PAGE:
The Paulson Bull Market?

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Maybe it's a coincidence, but the stock market hasn't had a down day since that trade compromise between the White House and congressional Democrats–brokered by Treasury Secretary Hank Paulson–on adding labor and environmental standards to future trade agreements. But the winning streak shouldn't be surprising given how heavily trade issues and protectionism have been weighing on the mind of many on Wall Street. So any good news on that front is welcome. Here is economist Ed Yardeni's sigh of relief:

Last week on Thursday, the Democratic majority in Congress made it clear that they intend to support free trade by agreeing to a breakthrough trade deal with the White House. It could lead to renewal of the president's "fast track" trade-negotiating authority, which expires at the end of June. It might also revive the Doha Round of global-trade talks.

But economist Stephen Roach of Morgan Stanley was less sanguine:

I would stress three key conclusions: One, an outbreak of protectionism is not in the price of world financial markets in any way whatsoever. ... Two, these risks are being dismissed not just because they have been a bad bet in the past several years but also because of the deeply held perception that the United States ultimately always does the thing. Three, the odds of anti-China trade legislation being enacted by the U.S. Congress are high and rising, in my view; this could well become more apparent after the second installment of the Strategic Economic Dialog between the U.S. and China, slated for [next week].... Should those high-level talks produce another set of nonresults–very much the risk–I suspect Congress will most assuredly up the ante. For financial markets steeped in denial, that could be a most bitter pill to swallow.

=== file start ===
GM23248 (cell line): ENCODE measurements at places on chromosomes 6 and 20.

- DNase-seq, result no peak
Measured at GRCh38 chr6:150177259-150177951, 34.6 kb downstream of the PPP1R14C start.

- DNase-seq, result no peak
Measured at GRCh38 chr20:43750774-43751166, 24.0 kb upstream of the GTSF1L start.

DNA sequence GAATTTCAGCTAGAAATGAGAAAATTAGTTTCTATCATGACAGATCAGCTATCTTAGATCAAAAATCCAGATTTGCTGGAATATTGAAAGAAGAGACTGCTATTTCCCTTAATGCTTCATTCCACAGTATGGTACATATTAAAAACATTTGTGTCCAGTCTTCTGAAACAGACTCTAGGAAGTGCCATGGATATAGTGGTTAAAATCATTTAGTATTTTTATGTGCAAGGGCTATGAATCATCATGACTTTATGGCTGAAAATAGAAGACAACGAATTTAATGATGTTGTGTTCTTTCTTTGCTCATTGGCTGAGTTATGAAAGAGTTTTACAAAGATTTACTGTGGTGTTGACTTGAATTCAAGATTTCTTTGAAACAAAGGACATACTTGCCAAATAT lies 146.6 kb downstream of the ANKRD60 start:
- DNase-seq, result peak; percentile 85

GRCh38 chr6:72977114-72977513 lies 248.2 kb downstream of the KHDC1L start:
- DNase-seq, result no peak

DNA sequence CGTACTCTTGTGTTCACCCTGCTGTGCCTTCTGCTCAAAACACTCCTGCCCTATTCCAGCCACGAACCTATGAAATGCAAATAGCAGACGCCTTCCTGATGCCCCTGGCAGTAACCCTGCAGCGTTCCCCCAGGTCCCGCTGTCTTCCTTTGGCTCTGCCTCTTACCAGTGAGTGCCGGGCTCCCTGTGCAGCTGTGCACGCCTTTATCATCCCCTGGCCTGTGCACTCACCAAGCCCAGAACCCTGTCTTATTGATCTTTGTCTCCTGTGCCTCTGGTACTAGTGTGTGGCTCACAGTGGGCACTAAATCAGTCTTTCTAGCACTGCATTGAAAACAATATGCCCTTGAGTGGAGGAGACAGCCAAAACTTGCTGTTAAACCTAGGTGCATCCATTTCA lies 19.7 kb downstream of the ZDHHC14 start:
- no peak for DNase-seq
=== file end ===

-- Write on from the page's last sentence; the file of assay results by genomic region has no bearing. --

Here is my take: I think Paulson will get some "deliverables," as he likes to call them, from China at these meetings to show Congress that progress is being made. But he certainly is not going to get a pledge from China to permit a massive strengthening of its currency–that supposed antidote pushed by many protectionists as a cure for America's $800 billion trade deficit. (Of course, even a 20 percent appreciation in China's currency would do little to bring that deficit down if not joined by stronger currencies throughout Asia to prevent other low-cost, export-driven countries from substituting for China.)

So look for Congress to pass some sort of punitive trade measure later this year. There is just too much momentum being generated for this not happen. But as long as President Bush is willing to use the veto pen, protectionism is still in the "headline risk" category for investors, meaning trade news could temporarily spook the markets but not really affect the economy.

Paulson, Henry
international trade

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